Gonzalez, currently hitting .349 with 16 HR and 73 RBI, received 4,014,722 votes, finishing well ahead of runner-up Mark Teixeira of the New York Yankees, who received 3,077,242 votes.
In a showing reminiscent of the days of Tammany Hall, New York Yankees players Russell Martin (catcher), Robinson Cano (second base), Derek Jeter (shortstop) and Alex Rodriguez (third base) swept the elections for the remaining infield starting spots. However, it is doubtful that even Boss Tweed at his peak could have denied Gonzalez from becoming the starting first baseman at the 82nd Midsummer Classic, to be played on July 12th at Arizona’s Chase Field.
But will Gonzalez deny it to himself?
Gonzalez has stated that he would boycott the All-Star game if the anti-illegal immigrant Arizona SB 1070 Act, which he described as “immoral…in violation of human rights” and “against what this country was built on,” was in effect as law. While some provisions of the Act appear to be headed to an eventual U.S. Supreme Court decision regarding their constitutionality; much of SB 1070 is currently codified as law in the Arizona Revised Statutes.
The strong comments were made over a year ago. It now seems likely that Gonzalez, a natural-born U.S. Citizen of Mexican descent who spent much of his youth in Tijuana, Mexico, will play in the game.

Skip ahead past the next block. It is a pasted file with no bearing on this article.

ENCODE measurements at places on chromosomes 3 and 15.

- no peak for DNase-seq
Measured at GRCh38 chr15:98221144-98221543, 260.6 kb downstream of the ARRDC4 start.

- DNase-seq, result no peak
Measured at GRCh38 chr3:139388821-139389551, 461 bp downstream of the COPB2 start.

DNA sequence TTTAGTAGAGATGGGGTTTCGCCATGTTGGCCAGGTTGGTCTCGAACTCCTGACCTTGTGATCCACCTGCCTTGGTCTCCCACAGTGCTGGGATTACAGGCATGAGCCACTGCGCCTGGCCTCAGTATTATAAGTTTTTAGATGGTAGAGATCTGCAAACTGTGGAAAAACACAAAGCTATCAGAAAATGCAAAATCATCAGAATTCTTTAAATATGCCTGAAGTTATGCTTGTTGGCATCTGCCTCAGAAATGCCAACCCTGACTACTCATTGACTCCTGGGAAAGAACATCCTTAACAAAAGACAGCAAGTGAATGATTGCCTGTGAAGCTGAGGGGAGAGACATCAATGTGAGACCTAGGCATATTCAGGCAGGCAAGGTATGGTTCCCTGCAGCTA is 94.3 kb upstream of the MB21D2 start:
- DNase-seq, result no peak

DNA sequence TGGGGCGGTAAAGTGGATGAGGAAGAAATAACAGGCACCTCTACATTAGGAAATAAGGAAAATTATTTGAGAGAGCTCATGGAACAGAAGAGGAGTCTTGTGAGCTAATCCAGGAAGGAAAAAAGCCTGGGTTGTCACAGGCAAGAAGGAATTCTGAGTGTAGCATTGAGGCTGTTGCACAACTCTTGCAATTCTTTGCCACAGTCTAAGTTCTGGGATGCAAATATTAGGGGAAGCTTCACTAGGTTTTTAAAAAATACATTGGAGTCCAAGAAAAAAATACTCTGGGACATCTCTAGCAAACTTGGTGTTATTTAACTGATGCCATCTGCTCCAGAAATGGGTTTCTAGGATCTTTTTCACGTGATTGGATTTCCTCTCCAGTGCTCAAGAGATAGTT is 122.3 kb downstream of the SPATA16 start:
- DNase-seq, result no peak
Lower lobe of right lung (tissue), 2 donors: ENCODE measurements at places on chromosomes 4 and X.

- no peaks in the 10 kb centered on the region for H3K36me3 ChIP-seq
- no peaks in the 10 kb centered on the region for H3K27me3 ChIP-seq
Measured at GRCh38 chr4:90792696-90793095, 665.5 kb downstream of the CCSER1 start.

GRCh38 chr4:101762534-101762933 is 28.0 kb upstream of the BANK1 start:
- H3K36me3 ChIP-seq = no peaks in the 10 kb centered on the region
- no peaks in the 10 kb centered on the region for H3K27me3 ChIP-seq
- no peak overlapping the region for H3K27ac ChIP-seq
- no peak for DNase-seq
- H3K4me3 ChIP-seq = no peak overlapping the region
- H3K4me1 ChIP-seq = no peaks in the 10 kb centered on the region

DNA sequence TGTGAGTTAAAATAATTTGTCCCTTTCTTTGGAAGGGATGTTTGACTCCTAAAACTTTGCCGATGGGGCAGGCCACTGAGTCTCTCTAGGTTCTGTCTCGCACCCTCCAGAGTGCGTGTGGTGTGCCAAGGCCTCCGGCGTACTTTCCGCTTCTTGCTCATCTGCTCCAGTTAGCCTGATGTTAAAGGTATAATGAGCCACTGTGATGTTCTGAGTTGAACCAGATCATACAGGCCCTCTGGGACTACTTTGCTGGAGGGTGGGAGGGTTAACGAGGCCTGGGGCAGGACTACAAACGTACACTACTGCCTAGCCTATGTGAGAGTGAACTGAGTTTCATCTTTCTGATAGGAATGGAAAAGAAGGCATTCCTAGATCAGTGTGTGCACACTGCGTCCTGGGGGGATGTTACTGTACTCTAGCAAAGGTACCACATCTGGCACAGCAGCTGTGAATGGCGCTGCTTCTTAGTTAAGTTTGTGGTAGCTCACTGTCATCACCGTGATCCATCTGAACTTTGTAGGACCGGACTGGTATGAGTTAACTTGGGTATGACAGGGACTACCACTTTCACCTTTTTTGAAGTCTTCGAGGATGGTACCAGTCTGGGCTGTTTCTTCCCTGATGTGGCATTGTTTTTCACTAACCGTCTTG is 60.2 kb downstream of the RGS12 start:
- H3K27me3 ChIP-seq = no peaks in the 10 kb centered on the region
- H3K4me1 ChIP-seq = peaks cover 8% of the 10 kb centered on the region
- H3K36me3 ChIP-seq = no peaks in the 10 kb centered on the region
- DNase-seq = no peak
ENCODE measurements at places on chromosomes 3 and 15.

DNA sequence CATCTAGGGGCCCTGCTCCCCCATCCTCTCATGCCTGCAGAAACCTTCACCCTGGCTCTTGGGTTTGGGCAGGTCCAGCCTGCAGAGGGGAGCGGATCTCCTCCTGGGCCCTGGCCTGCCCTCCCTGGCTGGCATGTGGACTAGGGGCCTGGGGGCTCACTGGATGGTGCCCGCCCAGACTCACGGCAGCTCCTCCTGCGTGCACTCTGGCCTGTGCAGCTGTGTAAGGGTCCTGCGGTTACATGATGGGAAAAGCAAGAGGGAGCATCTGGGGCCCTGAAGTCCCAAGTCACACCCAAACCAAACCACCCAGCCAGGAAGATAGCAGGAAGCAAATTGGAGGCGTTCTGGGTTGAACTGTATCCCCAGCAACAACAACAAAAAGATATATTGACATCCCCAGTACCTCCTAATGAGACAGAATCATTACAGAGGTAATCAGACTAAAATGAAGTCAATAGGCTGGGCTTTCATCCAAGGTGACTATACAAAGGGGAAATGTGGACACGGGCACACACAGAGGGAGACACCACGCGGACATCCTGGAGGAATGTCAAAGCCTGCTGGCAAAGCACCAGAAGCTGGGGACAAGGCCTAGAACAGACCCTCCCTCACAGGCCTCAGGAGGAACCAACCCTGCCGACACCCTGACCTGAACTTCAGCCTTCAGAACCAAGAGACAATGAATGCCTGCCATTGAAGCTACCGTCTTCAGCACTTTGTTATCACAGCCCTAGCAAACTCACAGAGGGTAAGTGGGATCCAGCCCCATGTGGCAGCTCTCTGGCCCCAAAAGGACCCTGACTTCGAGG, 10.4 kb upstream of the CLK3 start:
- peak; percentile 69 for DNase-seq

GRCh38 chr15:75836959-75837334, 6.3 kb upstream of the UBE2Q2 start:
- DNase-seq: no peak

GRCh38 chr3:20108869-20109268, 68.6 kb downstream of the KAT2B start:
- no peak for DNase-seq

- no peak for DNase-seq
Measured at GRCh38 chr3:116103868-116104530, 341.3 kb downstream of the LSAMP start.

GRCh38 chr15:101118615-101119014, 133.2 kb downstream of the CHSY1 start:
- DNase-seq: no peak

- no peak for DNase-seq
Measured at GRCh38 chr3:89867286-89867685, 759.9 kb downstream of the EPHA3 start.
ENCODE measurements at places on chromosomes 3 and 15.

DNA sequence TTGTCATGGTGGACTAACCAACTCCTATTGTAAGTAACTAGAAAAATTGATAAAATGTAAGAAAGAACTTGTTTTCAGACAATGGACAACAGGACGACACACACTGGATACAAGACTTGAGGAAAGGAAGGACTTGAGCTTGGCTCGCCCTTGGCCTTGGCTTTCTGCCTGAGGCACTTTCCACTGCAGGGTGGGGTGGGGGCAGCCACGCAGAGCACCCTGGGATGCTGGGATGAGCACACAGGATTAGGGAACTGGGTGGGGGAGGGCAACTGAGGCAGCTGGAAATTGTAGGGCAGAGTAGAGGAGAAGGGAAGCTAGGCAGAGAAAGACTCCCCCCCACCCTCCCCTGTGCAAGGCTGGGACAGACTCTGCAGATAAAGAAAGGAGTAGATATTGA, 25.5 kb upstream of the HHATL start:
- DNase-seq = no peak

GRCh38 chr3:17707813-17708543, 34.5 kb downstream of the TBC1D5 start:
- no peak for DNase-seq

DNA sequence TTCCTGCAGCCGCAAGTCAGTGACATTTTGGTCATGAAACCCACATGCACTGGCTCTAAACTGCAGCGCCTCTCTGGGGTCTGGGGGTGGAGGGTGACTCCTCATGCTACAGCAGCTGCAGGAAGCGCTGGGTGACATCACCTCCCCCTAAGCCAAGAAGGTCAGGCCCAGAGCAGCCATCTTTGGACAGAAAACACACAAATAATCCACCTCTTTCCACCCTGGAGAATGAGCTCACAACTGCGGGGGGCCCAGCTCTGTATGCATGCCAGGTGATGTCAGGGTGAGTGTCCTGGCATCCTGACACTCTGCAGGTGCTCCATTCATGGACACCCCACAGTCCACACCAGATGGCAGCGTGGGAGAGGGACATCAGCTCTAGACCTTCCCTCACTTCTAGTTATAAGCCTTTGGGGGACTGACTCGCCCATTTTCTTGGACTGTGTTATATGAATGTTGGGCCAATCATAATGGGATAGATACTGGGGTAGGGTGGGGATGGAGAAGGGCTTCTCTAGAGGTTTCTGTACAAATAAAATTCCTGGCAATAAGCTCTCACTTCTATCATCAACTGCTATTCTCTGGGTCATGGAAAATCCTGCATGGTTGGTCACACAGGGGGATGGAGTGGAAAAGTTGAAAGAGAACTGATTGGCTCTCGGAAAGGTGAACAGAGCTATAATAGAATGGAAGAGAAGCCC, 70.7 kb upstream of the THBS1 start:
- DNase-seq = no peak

Should Adrian Gonzalez boycott the All-Star Game?
This is a shame.
As a superstar for the Boston Red Sox, Gonzalez has a rare opportunity to use his profile to transcend the world of sports and make a bold statement about both civil rights and the rise of a draconian police state in the U.S. under the guise of “protection.”
Unfortunately, the likely scenario will be as follows: Gonzalez will start for the AL, Joe Buck will make a passing reference to the issue, Tim McCarver will ramble incoherently about something completely unrelated and a Fox producer will cut to a commercial for “American Idol” just before McCarver can reiterate his comparison of the Yankees’ front office to Nazi despots.
Baseball has a history of bringing social issues into the national conversation, and Adrian Gonzalez has a chance to add to that legacy. While no one can blame him if he plays in the All-Star game, he raised the issue of a boycott of his own accord.
The issues Gonzalez would highlight by boycotting the game haven’t gone away, but he certainly wouldn’t be the first person to take the path of least resistance when it comes to acting on their promises. Especially when that path is paved with more than 150 million reasons for inaction.